7. Yes if there was to be a vote on this then (for once)that vote should go to young people and only young people, as the law is put in place to protect them they should be the once who get the vote on whether they feel they actually need as much ‘protection’ as is forced on them.
    I have to say when I was a young girl I never had the problem of men thinking was ‘fair game’ I couldn’t get a boyfriend which was very upsetting, but I now realise it’s cause I came from a quite place. It was a bit easier when I was over the age of consent cause there were more guys to choose from, I don’t think age gaps a always a problem, and some times it can even be a positive thing, but the bad senarios ruin it for everyone else.

    I also think that ‘adults’ should leave it for the young ‘victims’ to decide for themselves if they actually are or were ‘victims’ as even when the event has past and the ‘child’ is well into adulthood and should surely by then be entitled to decide whether they were victimised or not all those years ago, they tend to still have this notion hammered into them that they must be ‘victims’ and if they disagree its because there in denial or were that badly ‘groomed’. This sort of bullying and depriving young people (even afterwards when they have gone well into adulthood) of the right to the dignity of the final say on how they feel or felt or should feel and always assuming and trying to convince the young person (even after when they have reached adulthood) that it would have been impossible for the older person to have wanted them for anything more than sex and that they were just beeing ‘used’ (even if the aleged ‘victim’ never felt that was the case) could possibly be a form of abuse it’s self.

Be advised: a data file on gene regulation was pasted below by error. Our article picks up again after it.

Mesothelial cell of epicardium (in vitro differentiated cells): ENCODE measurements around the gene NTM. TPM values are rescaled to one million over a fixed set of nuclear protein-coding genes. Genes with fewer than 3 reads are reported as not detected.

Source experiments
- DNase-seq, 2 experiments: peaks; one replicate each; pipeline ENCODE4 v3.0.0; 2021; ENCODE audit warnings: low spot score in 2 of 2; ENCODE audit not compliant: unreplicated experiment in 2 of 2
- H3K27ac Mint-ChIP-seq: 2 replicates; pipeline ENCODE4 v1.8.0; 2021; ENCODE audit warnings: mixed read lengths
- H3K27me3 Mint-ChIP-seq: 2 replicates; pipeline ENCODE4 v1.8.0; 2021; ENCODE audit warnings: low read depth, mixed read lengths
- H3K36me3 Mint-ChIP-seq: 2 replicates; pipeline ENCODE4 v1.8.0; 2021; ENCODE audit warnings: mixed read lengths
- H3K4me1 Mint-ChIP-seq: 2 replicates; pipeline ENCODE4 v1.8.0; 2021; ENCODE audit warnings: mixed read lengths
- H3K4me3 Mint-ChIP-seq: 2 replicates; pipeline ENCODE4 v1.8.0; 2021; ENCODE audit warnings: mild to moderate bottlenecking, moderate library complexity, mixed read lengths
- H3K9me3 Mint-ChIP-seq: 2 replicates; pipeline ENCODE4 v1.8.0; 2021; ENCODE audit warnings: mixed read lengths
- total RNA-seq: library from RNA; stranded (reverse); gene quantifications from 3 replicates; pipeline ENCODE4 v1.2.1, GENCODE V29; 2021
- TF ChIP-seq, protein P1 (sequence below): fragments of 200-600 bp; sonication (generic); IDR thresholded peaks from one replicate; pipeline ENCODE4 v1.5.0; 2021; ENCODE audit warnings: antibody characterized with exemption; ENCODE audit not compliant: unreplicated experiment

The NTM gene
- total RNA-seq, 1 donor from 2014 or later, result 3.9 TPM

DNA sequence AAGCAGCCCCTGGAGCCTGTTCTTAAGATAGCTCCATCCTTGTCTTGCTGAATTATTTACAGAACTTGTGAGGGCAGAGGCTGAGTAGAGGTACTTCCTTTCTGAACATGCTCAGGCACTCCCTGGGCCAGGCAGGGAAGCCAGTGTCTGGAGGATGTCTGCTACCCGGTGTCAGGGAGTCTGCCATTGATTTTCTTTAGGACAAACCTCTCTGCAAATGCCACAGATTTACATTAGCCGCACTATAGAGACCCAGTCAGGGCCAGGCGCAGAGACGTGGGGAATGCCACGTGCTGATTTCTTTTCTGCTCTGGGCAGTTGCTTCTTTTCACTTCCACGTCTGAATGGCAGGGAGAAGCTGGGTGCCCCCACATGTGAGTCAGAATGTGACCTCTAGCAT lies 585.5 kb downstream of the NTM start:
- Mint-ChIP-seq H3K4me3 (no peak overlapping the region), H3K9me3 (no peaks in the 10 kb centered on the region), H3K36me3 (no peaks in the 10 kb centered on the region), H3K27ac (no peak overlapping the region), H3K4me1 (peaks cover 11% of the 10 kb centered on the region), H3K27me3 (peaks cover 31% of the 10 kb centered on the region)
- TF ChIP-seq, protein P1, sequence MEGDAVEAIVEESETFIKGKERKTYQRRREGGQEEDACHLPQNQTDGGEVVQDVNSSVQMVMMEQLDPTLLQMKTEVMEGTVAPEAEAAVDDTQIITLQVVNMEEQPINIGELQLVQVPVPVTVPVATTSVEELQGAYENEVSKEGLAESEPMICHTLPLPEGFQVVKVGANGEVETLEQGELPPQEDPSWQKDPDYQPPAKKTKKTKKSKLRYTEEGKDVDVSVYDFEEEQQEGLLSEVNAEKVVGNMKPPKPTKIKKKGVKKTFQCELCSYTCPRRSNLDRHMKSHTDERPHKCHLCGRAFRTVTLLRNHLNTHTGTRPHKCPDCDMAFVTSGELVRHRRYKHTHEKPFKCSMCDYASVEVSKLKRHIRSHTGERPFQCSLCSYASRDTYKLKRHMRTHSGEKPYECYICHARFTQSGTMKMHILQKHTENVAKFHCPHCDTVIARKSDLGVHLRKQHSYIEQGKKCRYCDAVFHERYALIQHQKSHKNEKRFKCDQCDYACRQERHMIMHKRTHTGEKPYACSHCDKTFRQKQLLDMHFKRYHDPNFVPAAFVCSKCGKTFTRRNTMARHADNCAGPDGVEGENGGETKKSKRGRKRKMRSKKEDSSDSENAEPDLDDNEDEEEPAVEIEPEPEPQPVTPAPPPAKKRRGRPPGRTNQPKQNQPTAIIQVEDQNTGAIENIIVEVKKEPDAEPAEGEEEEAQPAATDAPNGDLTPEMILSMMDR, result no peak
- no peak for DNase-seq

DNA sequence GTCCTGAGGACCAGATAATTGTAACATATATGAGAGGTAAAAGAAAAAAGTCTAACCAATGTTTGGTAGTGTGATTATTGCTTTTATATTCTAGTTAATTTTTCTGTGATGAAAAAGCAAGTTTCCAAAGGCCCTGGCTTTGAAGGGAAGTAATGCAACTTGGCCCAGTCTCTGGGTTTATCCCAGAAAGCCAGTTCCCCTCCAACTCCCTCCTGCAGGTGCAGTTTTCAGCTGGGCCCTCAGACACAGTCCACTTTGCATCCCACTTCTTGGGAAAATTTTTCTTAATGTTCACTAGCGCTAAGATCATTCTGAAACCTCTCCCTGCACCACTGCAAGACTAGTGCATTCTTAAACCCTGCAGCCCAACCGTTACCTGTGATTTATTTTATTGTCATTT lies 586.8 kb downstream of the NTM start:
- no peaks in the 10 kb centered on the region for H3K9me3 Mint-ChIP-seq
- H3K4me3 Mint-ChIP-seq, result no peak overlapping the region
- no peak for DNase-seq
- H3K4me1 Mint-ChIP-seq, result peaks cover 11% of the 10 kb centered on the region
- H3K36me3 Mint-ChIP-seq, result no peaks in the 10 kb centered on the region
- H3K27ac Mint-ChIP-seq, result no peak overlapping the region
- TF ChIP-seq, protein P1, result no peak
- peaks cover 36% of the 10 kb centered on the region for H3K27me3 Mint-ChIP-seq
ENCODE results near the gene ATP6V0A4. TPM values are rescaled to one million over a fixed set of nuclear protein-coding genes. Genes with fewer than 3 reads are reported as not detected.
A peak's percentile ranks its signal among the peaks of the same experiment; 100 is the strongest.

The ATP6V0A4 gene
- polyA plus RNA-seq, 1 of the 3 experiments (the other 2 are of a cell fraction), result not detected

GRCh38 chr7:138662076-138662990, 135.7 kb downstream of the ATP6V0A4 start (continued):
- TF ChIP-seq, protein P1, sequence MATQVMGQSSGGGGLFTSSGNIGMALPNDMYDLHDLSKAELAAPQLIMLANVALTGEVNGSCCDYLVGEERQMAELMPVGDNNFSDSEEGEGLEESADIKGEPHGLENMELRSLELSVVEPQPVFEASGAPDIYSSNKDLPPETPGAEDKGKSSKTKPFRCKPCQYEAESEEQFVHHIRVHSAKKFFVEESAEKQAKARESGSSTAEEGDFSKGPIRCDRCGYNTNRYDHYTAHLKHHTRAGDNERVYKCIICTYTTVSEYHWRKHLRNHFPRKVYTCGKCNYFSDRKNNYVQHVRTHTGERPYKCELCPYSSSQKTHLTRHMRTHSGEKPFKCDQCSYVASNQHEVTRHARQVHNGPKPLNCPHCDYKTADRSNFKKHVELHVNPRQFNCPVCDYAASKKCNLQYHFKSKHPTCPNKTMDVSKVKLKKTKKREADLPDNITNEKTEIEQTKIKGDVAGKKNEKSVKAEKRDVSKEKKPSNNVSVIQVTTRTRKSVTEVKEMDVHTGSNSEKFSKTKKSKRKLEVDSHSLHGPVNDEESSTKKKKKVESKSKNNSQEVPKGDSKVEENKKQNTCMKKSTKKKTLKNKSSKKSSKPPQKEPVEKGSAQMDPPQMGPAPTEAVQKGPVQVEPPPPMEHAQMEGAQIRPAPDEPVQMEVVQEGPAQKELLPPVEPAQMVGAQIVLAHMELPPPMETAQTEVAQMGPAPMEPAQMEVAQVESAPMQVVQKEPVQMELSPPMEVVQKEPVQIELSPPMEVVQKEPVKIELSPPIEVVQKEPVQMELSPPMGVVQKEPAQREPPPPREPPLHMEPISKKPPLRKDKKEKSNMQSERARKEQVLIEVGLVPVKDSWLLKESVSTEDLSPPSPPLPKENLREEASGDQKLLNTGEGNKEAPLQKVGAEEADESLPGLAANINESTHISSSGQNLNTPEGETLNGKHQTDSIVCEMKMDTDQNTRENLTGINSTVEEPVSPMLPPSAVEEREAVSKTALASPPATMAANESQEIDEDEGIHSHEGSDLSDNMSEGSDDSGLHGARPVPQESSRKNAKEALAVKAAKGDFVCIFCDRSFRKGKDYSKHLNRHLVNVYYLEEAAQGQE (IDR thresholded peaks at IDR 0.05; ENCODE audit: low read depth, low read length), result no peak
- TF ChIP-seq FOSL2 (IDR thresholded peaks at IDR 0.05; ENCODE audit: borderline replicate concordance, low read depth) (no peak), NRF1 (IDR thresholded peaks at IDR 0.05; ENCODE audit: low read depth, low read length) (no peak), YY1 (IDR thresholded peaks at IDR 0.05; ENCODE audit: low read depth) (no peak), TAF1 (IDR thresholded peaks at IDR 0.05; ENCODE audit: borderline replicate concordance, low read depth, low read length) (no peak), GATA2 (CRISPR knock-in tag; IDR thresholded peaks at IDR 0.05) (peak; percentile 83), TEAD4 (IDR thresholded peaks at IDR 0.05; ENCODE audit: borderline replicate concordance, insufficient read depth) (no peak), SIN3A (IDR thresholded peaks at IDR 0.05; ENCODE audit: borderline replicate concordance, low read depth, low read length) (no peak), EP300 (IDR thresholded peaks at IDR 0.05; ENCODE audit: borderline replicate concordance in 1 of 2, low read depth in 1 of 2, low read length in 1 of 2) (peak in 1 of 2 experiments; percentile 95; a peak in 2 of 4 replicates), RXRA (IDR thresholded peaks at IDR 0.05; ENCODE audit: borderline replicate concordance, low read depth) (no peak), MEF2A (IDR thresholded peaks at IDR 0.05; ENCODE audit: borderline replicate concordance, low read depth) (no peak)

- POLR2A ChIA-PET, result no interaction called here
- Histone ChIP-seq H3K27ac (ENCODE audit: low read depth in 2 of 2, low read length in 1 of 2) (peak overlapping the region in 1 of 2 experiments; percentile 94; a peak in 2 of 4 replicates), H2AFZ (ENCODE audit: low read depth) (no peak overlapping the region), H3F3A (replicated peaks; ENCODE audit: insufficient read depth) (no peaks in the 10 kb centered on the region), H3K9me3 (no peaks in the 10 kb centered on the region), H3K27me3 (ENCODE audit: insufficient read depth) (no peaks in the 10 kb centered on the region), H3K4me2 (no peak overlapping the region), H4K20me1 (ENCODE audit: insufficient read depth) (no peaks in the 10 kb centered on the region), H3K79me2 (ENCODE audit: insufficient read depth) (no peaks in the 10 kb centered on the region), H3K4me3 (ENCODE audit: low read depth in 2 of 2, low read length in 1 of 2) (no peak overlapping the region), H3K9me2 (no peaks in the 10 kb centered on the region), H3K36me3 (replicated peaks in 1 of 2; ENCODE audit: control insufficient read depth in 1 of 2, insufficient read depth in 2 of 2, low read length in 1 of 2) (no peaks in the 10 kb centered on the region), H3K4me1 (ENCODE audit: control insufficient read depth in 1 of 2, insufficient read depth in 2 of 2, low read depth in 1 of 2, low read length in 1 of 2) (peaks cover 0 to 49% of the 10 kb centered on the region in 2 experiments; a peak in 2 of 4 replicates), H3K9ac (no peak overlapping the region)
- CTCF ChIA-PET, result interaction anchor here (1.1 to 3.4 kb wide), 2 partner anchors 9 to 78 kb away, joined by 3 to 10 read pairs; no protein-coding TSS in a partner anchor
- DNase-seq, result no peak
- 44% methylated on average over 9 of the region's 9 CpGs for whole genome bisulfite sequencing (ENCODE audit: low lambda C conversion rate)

I wouldn’t want to relive my teenage years under the circumstances I did, I would have loved more choice and freedom to have been allowed to make my own choices, I think if i’d had that i’d have been more confident then and more confident now. So I wouldn’t be out protesting if they decided to lower the age of consent by a year or two but feel a raise to 18 or something would (in my view) be an infringement of human rights and most people under 18 and maybe some over would break it (and I wouldn’t blame them) 😉